If the water tests showed that the chemistry of the tank is out of balance, use one of many detoxifying liquids available to neutralize such problems as high ammonia levels. Do a 30% water change, using properly conditioned water. Be careful to not contaminate other tanks. If a major portion of the tank inhabitants are showing signs of stress, consider moving them to another conditioned tank, or changing 50% of the water with conditioned water.

Follow-up for three or fours days with a siphon of the bottom of the tank and a 10% daily water change.

If the problem is overfeeding, give the guppies a two day holiday from food and resume feeding with substantially reduced quantities.

Resist medicating your guppies unless you are sure that the problem is disease. Many medications damage the nitrogen cycle, exacerbating the problem. There is a Medications Affecting the Nitrogen Cycle article on this site.

By far the most effective treatment we have found for an undiagnosed clamping or shimmying disease is Potassium Permanganate. One probably reason for this is that it corrects the overfed condition of the tank. As a caustic alkali, it destroys the waste that helps promote the parasites.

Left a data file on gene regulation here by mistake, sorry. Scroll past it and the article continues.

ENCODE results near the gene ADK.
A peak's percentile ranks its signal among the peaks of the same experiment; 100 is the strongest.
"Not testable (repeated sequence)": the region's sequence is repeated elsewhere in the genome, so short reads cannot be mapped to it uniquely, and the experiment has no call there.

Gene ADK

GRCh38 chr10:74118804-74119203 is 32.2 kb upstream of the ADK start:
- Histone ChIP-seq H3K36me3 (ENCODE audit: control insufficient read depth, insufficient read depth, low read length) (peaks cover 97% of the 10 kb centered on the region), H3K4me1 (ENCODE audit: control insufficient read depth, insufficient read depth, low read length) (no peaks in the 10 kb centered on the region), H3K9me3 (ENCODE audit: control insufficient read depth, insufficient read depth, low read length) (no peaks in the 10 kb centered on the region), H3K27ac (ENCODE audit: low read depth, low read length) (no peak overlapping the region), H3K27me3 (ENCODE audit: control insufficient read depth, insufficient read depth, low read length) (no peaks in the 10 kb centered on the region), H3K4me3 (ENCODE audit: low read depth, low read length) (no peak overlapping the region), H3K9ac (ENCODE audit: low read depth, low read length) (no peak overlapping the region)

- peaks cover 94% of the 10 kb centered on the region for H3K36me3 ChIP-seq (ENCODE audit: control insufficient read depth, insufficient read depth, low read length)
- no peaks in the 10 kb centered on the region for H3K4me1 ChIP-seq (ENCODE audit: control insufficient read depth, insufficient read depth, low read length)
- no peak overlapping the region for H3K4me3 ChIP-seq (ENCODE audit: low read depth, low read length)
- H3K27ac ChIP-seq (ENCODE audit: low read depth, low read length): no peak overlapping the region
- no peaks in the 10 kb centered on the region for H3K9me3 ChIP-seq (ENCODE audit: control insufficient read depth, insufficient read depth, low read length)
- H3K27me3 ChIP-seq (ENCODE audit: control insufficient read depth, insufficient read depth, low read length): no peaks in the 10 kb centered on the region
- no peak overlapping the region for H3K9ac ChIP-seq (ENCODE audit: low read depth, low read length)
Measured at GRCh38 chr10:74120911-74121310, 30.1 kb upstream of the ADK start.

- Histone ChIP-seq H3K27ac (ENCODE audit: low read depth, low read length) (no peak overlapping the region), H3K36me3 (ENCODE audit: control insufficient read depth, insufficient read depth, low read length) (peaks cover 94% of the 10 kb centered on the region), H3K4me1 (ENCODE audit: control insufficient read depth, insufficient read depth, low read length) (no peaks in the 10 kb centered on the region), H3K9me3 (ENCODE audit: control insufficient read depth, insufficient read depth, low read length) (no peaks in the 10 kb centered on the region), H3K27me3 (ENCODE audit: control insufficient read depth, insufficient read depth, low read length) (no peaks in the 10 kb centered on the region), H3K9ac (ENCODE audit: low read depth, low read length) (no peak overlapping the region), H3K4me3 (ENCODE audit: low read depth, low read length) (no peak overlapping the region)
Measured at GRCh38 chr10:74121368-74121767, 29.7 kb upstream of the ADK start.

One or two treatments with potassium permanganate (PP) should not adversely affect the nitrogen cycle. Before treating, clean the filter and do a 30% water change. Then dose the tank with PP, using our 5 ppm level indicated in the Potassium Permanganate entry.


Mit freundlichen Grüßen
franzpeter
zuletzt bearbeitet 02.12.2012 12:36 | nach oben springen
lockDas Thema wurde geschlossen.

#3

Capillaria

in Pflege 02.12.2012 12:33
von franzpeter | 9.530 Beiträge

Capillaria

Capillaria are intestinal roundworms or nematodes and are unsegmented and round, usually long and transparent.